Ancient thinkers had wondered if the Earth rotated, but there were obvious objections. For example, a non-spinning object dropped from a tower lands near the base of the tower; if the Earth rotated, shouldn’t it be swept away some distance? The full solution to this conundrum would come only with the work of Galileo and, later, Newton, who developed the modern idea of inertia.
9. THE HAND-WRINGING CONTINUED THROUGH THE MIDDLE AGES AND INTO THE RENAISSANCE.
The 14th-century thinker Nicole Oresme declared that there was no way to be sure if the stars revolved around the Earth or if the stars stayed put and the Earth spun, but he concluded that a stationary Earth was the more probable situation. When Nicolaus Copernicus (1473–1543) wrote his groundbreaking book On the Revolutions of the Heavenly Spheres (1543), he took it as a given that the Earth rotated on its axis once per day—though there was still no proof.
10. THEY ALSO WONDERED WHY THE EARTH SPINS.
Active at the turn of the 17th century, the English scientist William Gilbert—who was also Queen Elizabeth I's physician—was a devout Copernican. But he still wondered why the Earth turned. He conjectured—mostly correctly—that the Earth was a giant magnet and wondered if that was somehow responsible for the Earth’s rotation. It turns out, it is not. (Gilbert thought that the Earth’s magnetic axis and spin axis were one and the same; we now know they’re “off,” currently by about 10 degrees.) Gilbert thought that the Earth had a “magnetic soul,” and that this caused the planet to rotate, while at the same time causing a compass needle to point north.
11. THAT'S WHY FOUCAULT'S PENDULUM WASN'T AN ENTIRELY NEW IDEA.
Two centuries before Foucault, Galileo had understood the physics of the simple pendulum, and a few decades later, the Dutch physicist Christiaan Huygens would develop the pendulum clock, based on Galileo’s research. But it was Foucault who had the idea to use a pendulum to show that the Earth rotates. As the pendulum swings, the weight moves back and forth in a constant vertical plane while the Earth rotates beneath it.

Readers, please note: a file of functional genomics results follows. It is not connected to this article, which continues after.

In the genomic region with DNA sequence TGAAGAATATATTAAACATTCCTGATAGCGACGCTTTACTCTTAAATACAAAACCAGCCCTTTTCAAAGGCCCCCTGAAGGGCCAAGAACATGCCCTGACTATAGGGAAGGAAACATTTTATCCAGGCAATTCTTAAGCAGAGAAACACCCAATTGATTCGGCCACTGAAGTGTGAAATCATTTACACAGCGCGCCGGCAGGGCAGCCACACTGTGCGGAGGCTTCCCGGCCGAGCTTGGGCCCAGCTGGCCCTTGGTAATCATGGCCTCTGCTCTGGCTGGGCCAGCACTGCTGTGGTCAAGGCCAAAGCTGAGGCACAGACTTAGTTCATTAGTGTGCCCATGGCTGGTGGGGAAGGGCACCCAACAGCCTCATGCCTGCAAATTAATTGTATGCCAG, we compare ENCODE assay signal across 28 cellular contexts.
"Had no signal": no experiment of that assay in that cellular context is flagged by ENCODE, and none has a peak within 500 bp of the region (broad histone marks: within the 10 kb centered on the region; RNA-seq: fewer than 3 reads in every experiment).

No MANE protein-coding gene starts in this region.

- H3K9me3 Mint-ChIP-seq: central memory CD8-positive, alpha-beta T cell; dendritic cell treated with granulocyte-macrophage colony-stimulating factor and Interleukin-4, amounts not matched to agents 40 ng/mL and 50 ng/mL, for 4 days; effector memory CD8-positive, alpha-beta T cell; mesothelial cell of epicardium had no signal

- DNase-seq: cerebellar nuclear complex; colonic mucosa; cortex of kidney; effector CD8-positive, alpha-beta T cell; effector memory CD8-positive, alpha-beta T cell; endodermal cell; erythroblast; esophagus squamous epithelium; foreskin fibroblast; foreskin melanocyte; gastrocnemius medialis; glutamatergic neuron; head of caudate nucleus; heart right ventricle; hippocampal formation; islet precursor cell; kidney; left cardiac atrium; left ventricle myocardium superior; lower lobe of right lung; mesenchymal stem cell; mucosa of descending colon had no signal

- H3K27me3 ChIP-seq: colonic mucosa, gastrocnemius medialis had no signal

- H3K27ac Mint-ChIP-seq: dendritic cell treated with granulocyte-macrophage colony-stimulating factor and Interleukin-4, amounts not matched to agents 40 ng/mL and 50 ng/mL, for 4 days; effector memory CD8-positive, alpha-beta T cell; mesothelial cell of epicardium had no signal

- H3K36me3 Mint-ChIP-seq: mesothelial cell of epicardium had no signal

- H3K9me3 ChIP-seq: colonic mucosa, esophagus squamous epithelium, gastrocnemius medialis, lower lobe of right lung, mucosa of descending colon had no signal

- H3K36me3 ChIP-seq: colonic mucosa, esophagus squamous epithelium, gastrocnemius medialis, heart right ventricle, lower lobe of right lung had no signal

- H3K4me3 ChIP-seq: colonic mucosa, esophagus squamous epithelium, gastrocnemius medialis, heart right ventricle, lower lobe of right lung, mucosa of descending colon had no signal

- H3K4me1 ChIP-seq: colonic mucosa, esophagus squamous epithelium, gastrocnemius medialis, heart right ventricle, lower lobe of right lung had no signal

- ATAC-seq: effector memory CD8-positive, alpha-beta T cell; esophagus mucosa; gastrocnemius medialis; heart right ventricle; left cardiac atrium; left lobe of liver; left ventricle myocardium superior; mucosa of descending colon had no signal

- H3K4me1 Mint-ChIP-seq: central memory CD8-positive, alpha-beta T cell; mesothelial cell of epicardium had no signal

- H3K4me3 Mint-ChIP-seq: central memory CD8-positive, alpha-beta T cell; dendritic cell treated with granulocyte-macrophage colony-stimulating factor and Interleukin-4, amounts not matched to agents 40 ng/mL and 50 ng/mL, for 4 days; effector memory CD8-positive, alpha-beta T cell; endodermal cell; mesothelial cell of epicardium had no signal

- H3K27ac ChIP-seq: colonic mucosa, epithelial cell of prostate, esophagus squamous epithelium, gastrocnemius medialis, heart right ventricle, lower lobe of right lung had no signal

12. THE PENDULUM DEMONSTRATES THE EARTH'S ROTATION, BUT IT'S NOT A 24-HOUR AFFAIR.
The plane of the pendulum’s swing rotates very slowly, eventually coming back to its original orientation. For example, if you start the pendulum swinging perfectly north–south, it eventually comes back to that orientation. But the period for this movement—its rate of “precession,” as physicists call it—depends on the latitude of the apparatus. At the north or south pole, the period is approximately 24 hours; at the latitude of Paris (about 49 degrees north), the period of precession is just under 32 hours.
13. FOUCAULT PENDULUMS ARE NOW SET UP ALL OVER THE WORLD.
This simple demonstration of the Earth’s rotation, first performed in Paris in 1851, caught the public’s imagination, and “Foucault pendulums” were set up in major American and European cities. The largest Foucault pendulum in the world, named the Principia, is housed at the Oregon Convention Center in Portland. The pendulum bob measures three feet across, weighs 900 pounds, and hangs from a 70-foot cable; each swing carries it 15 feet, taking about 10 seconds for a complete swing.
14. THE MOST FAMOUS FOUCAULT PENDULUM WAS STILL FOR A WHILE, BUT IT'S SWINGING AGAIN.
Foucault’s most famous demonstration took place in the Pantheon, in central Paris. Various versions of the pendulum have been mesmerizing visitors, more or less continuously, since 1851. However, the pendulum was removed when repair work on the building began in 2014. It was back to swinging in 2015, several years ahead of schedule. The rest of the Pantheon is still being restored.
15. HIS NAME IS INSCRIBED ON THE EIFFEL TOWER.
Foucault is one of the 72 scientists, mathematicians, and engineers whose names are inscribed in 60-cm-high letters on the side of the Eiffel Tower.